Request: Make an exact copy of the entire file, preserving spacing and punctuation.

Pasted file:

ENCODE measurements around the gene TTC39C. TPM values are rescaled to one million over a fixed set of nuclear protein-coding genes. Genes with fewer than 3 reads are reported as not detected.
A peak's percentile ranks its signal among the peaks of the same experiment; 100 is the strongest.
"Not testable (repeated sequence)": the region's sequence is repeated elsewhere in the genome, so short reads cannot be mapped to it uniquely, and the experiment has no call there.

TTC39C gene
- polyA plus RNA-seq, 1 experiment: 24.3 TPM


ENCODE measurements around the gene TTC39C. TPM values are rescaled to one million over a fixed set of nuclear protein-coding genes. Genes with fewer than 3 reads are reported as not detected.
A peak's percentile ranks its signal among the peaks of the same experiment; 100 is the strongest.
"Not testable (repeated sequence)": the region's sequence is repeated elsewhere in the genome, so short reads cannot be mapped to it uniquely, and the experiment has no call there.

TTC39C gene
- polyA plus RNA-seq, 1 experiment: 24.3 TPM